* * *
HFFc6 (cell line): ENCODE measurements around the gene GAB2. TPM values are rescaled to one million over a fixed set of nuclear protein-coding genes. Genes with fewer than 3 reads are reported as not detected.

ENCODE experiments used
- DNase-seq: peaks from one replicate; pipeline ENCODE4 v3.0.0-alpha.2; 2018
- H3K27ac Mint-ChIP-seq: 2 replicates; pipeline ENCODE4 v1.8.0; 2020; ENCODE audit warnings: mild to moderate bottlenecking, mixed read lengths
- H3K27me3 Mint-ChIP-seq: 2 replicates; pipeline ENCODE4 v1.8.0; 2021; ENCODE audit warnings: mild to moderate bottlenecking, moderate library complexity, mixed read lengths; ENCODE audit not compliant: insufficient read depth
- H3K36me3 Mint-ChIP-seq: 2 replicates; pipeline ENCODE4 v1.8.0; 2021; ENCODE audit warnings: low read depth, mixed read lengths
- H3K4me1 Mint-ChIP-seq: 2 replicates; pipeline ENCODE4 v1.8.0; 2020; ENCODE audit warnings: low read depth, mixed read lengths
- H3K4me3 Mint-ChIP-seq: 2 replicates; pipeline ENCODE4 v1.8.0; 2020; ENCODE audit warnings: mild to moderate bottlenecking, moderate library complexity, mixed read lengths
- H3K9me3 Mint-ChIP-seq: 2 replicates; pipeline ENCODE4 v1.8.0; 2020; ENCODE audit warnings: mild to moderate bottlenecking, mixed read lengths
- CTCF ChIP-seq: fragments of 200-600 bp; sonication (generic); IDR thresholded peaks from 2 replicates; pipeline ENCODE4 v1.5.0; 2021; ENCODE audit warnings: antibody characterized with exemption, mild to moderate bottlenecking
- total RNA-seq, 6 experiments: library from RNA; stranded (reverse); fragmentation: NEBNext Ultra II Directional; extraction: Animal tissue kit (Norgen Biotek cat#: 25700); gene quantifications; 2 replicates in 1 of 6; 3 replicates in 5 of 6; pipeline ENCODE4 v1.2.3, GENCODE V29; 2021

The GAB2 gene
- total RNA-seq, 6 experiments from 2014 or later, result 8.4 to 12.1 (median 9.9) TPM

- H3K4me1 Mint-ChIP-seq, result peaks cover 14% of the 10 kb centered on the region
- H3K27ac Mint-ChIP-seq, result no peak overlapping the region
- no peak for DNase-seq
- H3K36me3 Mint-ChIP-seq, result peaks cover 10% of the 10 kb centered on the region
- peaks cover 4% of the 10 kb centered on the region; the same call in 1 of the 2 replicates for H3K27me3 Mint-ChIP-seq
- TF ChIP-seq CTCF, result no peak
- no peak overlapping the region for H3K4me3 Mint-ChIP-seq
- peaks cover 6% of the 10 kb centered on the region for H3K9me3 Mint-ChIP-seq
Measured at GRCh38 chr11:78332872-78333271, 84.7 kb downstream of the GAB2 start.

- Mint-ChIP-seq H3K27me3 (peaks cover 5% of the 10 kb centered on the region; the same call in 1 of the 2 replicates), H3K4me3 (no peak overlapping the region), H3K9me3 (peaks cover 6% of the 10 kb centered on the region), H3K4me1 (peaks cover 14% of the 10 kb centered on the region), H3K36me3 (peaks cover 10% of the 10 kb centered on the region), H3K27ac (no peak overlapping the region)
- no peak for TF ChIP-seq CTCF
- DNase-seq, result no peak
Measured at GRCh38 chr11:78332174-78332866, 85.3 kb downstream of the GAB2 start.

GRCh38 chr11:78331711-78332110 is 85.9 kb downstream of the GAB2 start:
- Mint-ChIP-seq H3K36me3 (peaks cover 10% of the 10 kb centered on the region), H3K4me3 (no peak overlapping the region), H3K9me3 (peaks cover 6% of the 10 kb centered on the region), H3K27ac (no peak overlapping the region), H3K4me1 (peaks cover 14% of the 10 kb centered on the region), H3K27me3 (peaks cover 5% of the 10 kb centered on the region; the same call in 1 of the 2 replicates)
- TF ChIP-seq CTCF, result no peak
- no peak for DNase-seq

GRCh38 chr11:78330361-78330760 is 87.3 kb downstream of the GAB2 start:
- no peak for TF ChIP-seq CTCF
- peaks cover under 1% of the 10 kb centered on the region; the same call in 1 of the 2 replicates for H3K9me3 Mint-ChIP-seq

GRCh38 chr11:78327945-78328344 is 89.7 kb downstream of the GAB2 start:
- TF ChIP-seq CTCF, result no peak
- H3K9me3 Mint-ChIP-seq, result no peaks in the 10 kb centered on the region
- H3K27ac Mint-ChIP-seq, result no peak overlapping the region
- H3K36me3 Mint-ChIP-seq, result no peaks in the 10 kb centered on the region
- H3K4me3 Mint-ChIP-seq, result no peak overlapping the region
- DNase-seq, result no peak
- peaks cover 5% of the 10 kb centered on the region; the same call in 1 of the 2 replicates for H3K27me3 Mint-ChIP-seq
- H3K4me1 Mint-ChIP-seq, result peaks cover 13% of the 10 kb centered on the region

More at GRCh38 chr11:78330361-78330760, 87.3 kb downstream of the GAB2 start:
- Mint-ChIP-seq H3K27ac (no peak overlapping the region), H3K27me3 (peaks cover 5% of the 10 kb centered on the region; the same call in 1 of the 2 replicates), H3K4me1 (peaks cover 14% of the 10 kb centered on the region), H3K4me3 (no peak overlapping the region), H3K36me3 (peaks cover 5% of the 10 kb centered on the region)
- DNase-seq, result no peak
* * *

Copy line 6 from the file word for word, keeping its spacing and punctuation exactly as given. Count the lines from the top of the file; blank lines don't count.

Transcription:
- H3K36me3 Mint-ChIP-seq: 2 replicates; pipeline ENCODE4 v1.8.0; 2021; ENCODE audit warnings: low read depth, mixed read lengths